Mercedes explain their improved Silverstone pace

Jon Wilde
Lewis Hamilton, Mercedes

Mercedes have explained the upgrades that contributed to Lewis Hamilton’s improved pace compared to Red Bull at the British Grand Prix.

Since winning three of the season’s first four races, Hamilton has struggled to match Max Verstappen’s speed in qualifying especially, never more markedly than at the two grands prix in Austria where the Dutchman extended his World Championship lead to 32 points.

But in the usual one-hour qualifying session at Silverstone which was moved to Friday evening, it was Hamilton who was fastest by 0.075sec to claim P1 on the grid for the following day’s initial trial of sprint qualifying.

Although the seven-time World Champion made a bad start to that 17-lap ‘race’ and finished second to Verstappen, he still claimed an eighth British Grand Prix triumph after an opening-lap collision between the duo that sent his Red Bull rival crashing out of the race.

Mercedes had said they would take upgrades for the W12 to Silverstone, which may be the last ones of any real significance this season as they focus on creating next year’s all-new car.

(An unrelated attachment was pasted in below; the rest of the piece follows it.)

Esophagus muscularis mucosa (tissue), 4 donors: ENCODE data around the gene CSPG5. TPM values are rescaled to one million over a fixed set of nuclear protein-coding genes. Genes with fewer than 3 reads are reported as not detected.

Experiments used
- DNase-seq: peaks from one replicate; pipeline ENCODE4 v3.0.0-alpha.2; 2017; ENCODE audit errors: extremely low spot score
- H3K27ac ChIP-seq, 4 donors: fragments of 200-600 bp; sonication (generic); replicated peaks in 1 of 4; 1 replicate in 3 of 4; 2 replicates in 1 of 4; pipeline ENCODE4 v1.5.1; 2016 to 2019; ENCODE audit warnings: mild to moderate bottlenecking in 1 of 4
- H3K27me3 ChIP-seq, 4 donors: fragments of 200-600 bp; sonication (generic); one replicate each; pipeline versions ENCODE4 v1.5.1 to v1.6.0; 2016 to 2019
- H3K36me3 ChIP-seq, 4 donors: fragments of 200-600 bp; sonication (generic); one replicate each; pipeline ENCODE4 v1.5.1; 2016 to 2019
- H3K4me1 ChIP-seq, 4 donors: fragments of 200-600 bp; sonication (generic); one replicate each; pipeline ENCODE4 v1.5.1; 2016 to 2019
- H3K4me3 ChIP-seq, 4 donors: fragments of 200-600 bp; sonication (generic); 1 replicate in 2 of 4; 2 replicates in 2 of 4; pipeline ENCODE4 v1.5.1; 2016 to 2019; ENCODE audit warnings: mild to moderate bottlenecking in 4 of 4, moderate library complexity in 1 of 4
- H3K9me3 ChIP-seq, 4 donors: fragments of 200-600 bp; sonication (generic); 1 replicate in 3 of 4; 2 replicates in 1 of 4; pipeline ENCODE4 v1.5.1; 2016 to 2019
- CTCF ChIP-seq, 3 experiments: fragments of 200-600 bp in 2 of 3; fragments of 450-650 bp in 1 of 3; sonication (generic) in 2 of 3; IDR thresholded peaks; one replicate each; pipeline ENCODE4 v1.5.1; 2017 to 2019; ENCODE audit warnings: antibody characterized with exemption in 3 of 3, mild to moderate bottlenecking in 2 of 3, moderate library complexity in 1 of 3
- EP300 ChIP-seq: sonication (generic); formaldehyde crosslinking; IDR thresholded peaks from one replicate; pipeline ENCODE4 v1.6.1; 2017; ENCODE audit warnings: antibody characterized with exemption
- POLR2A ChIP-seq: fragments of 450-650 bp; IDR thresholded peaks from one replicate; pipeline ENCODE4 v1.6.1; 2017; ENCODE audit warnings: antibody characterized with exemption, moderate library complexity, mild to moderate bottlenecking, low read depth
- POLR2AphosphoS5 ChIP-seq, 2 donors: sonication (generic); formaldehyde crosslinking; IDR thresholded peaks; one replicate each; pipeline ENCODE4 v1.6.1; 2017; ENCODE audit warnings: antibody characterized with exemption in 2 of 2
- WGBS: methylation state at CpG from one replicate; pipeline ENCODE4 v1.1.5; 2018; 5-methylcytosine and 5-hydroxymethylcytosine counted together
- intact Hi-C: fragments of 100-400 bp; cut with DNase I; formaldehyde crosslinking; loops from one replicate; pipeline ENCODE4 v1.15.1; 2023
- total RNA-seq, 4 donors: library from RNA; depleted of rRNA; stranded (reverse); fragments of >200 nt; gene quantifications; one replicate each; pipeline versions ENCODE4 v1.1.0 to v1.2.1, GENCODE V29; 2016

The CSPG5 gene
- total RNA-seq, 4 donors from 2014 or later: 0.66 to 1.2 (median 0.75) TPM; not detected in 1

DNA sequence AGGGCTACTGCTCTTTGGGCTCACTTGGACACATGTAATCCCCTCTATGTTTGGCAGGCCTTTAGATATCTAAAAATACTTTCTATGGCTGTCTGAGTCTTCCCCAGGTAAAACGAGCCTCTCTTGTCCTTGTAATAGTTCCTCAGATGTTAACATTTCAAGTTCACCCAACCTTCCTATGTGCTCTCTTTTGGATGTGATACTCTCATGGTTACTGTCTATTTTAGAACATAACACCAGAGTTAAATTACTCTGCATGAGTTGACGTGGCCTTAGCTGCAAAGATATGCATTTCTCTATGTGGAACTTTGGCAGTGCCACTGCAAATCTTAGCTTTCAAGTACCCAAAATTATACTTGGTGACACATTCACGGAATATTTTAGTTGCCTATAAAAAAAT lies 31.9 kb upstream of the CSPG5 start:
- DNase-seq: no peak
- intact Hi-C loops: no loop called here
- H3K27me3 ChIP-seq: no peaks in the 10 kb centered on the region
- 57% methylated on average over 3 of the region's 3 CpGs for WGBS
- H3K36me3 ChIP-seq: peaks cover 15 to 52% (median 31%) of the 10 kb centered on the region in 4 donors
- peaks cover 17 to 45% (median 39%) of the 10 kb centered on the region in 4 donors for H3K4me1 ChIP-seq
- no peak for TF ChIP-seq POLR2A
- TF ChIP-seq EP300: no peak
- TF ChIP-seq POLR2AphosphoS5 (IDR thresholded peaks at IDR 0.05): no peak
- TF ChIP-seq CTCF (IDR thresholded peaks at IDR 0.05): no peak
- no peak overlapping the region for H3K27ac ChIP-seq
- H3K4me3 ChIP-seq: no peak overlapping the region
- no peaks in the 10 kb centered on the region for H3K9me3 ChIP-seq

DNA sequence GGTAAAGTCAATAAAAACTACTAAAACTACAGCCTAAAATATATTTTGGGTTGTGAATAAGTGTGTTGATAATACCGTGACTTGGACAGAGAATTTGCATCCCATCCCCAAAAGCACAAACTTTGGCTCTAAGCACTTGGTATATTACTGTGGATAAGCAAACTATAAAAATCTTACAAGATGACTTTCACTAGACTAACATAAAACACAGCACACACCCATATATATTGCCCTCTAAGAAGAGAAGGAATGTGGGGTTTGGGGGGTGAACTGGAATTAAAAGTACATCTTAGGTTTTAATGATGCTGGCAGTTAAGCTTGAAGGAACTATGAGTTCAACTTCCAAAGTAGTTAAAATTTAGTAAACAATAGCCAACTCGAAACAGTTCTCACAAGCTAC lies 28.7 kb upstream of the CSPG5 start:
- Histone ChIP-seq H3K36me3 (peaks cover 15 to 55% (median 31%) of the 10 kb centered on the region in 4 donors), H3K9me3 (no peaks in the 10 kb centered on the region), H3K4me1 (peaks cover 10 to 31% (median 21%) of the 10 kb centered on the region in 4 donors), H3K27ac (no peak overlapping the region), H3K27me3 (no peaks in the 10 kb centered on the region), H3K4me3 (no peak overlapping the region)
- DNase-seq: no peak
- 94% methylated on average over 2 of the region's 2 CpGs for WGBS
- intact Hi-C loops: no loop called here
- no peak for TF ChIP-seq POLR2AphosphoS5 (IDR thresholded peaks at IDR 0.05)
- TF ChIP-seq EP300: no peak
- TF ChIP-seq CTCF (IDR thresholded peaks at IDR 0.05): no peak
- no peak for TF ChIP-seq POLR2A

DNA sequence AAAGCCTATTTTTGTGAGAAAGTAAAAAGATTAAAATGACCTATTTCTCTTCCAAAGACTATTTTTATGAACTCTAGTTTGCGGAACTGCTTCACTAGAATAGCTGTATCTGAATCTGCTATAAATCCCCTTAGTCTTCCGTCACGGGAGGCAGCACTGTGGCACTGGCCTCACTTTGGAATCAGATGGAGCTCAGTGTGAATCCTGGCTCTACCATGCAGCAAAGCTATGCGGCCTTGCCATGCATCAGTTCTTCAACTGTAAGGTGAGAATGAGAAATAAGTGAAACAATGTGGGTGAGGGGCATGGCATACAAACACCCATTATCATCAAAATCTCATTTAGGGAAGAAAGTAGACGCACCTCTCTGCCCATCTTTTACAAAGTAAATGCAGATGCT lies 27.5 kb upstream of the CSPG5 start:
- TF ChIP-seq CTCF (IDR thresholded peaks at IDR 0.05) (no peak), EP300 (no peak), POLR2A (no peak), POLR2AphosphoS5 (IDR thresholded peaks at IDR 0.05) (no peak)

Explaining what those updates comprised, the team’s trackside engineering director, Andrew Shovlin, quoted by GP Fans, said: “I don’t really want to go into the absolute numbers here.

“But it was quite extensive in terms of front and rear cake-tins, all the area around the bargeboards, the floor, so quite a significant amount of work on the car.

“We had struggled at recent races and they were circuits we have historically actually found quite difficult, certainly in recent years.

“The pace [at Silverstone] is a combination of two things. One is we are getting the car back on a circuit where it works well and we have also made a nice step in terms of aerodynamic performance.

“Those two together are really why you saw us able to take ‘pole position’ on Friday.”

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It ended up being a near-perfect weekend for Mercedes results-wise, for they nearly wiped out both of the big leads Red Bull had built up in the Drivers and Constructors’ World Championships.

“The big one for us was really we had brought an update kit to the car,” added Shovlin.

“We were going to a circuit that historically has suited our car very well, certainly suited Lewis very well.

“The bit that was kind of quite frightening coming in was if we didn’t perform here we would have had to take a long, hard look at ourselves.

“So aside from the championship situation and the points that were at stake, [and] the need we had to make sure the gap wasn’t going to grow any further, the big one was that we were absolutely desperate to see the car perform well and the team perform well.

“So it’s hugely reassuring to have been able to demonstrate we are still in the fight for the championship.”